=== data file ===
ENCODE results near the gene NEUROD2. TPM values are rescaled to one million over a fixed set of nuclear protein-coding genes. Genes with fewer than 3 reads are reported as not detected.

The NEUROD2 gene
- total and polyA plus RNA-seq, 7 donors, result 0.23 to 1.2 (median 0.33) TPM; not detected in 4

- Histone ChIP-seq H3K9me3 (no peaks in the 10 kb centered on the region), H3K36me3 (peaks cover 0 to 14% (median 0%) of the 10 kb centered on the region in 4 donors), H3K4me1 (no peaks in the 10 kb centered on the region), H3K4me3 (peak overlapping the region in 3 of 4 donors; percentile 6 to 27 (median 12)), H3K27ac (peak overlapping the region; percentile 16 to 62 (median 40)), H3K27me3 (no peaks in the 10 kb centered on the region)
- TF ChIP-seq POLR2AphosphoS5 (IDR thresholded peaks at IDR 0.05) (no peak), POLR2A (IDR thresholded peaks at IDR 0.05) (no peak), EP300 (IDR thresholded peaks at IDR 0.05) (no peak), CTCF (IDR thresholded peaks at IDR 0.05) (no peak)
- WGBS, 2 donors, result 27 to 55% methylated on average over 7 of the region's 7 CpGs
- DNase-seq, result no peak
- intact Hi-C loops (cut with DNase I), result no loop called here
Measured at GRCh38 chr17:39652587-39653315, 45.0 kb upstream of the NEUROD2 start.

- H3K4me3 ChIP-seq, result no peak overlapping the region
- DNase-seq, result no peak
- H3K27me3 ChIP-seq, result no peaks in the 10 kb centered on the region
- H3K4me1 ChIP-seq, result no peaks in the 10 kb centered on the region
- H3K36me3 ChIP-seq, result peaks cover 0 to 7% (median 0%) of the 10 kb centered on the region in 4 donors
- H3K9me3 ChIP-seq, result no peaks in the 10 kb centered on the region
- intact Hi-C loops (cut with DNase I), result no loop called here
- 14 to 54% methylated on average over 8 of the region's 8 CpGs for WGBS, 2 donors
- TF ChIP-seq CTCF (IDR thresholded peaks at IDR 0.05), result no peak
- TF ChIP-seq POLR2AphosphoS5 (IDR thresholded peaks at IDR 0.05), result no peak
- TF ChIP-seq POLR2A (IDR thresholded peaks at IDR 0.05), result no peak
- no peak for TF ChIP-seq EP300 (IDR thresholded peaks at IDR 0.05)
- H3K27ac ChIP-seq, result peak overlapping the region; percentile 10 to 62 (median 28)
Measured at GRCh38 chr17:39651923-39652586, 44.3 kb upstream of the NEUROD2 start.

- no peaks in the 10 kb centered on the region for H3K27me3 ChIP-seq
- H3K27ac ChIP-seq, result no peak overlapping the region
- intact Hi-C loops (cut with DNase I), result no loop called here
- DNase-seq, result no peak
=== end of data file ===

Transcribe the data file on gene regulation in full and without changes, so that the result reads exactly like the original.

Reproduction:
ENCODE results near the gene NEUROD2. TPM values are rescaled to one million over a fixed set of nuclear protein-coding genes. Genes with fewer than 3 reads are reported as not detected.

The NEUROD2 gene
- total and polyA plus RNA-seq, 7 donors, result 0.23 to 1.2 (median 0.33) TPM; not detected in 4

- Histone ChIP-seq H3K9me3 (no peaks in the 10 kb centered on the region), H3K36me3 (peaks cover 0 to 14% (median 0%) of the 10 kb centered on the region in 4 donors), H3K4me1 (no peaks in the 10 kb centered on the region), H3K4me3 (peak overlapping the region in 3 of 4 donors; percentile 6 to 27 (median 12)), H3K27ac (peak overlapping the region; percentile 16 to 62 (median 40)), H3K27me3 (no peaks in the 10 kb centered on the region)
- TF ChIP-seq POLR2AphosphoS5 (IDR thresholded peaks at IDR 0.05) (no peak), POLR2A (IDR thresholded peaks at IDR 0.05) (no peak), EP300 (IDR thresholded peaks at IDR 0.05) (no peak), CTCF (IDR thresholded peaks at IDR 0.05) (no peak)
- WGBS, 2 donors, result 27 to 55% methylated on average over 7 of the region's 7 CpGs
- DNase-seq, result no peak
- intact Hi-C loops (cut with DNase I), result no loop called here
Measured at GRCh38 chr17:39652587-39653315, 45.0 kb upstream of the NEUROD2 start.

- H3K4me3 ChIP-seq, result no peak overlapping the region
- DNase-seq, result no peak
- H3K27me3 ChIP-seq, result no peaks in the 10 kb centered on the region
- H3K4me1 ChIP-seq, result no peaks in the 10 kb centered on the region
- H3K36me3 ChIP-seq, result peaks cover 0 to 7% (median 0%) of the 10 kb centered on the region in 4 donors
- H3K9me3 ChIP-seq, result no peaks in the 10 kb centered on the region
- intact Hi-C loops (cut with DNase I), result no loop called here
- 14 to 54% methylated on average over 8 of the region's 8 CpGs for WGBS, 2 donors
- TF ChIP-seq CTCF (IDR thresholded peaks at IDR 0.05), result no peak
- TF ChIP-seq POLR2AphosphoS5 (IDR thresholded peaks at IDR 0.05), result no peak
- TF ChIP-seq POLR2A (IDR thresholded peaks at IDR 0.05), result no peak
- no peak for TF ChIP-seq EP300 (IDR thresholded peaks at IDR 0.05)
- H3K27ac ChIP-seq, result peak overlapping the region; percentile 10 to 62 (median 28)
Measured at GRCh38 chr17:39651923-39652586, 44.3 kb upstream of the NEUROD2 start.

- no peaks in the 10 kb centered on the region for H3K27me3 ChIP-seq
- H3K27ac ChIP-seq, result no peak overlapping the region
- intact Hi-C loops (cut with DNase I), result no loop called here
- DNase-seq, result no peak